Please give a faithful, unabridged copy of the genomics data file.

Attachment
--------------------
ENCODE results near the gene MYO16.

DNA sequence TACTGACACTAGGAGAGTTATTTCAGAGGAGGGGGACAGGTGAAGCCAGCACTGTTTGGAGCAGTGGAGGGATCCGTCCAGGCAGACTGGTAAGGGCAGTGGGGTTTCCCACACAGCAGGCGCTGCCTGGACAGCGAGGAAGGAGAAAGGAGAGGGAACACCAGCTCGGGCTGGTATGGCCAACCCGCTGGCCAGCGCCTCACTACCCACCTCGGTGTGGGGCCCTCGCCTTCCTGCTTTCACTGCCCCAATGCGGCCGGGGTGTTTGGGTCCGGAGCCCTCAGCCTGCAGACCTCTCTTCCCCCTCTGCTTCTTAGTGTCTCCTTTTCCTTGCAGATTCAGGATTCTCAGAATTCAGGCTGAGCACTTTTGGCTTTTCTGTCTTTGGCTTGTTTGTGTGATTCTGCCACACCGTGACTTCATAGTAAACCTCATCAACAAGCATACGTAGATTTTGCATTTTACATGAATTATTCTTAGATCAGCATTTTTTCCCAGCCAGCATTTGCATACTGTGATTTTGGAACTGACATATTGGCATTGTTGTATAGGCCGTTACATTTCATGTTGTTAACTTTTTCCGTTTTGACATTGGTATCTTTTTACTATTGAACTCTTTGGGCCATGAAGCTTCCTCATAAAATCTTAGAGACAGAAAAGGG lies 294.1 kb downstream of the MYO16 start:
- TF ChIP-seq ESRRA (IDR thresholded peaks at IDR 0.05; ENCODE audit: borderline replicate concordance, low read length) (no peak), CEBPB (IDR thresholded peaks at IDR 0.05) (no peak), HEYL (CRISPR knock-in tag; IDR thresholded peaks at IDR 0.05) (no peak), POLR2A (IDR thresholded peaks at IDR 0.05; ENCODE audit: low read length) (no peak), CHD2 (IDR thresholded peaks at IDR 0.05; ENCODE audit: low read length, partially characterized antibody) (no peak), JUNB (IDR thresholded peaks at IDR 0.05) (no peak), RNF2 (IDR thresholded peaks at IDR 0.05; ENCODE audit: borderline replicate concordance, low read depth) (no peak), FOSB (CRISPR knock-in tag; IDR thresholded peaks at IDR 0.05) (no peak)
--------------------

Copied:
ENCODE results near the gene MYO16.

DNA sequence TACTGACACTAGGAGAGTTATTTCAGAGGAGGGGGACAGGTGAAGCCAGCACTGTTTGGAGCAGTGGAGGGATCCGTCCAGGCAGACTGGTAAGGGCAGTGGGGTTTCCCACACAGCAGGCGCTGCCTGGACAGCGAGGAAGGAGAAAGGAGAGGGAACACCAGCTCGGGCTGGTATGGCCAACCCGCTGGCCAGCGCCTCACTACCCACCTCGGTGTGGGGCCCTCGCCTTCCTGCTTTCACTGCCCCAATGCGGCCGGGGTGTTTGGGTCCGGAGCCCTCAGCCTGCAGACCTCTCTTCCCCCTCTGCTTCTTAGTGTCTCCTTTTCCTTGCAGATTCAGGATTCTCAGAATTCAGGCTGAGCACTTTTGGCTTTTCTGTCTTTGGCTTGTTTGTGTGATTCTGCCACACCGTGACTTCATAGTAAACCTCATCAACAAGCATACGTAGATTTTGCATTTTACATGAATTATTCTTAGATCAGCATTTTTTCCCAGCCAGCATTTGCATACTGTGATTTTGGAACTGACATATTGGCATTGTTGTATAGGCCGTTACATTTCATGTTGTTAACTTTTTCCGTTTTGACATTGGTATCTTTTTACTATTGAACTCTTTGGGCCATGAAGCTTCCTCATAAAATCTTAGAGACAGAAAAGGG lies 294.1 kb downstream of the MYO16 start:
- TF ChIP-seq ESRRA (IDR thresholded peaks at IDR 0.05; ENCODE audit: borderline replicate concordance, low read length) (no peak), CEBPB (IDR thresholded peaks at IDR 0.05) (no peak), HEYL (CRISPR knock-in tag; IDR thresholded peaks at IDR 0.05) (no peak), POLR2A (IDR thresholded peaks at IDR 0.05; ENCODE audit: low read length) (no peak), CHD2 (IDR thresholded peaks at IDR 0.05; ENCODE audit: low read length, partially characterized antibody) (no peak), JUNB (IDR thresholded peaks at IDR 0.05) (no peak), RNF2 (IDR thresholded peaks at IDR 0.05; ENCODE audit: borderline replicate concordance, low read depth) (no peak), FOSB (CRISPR knock-in tag; IDR thresholded peaks at IDR 0.05) (no peak)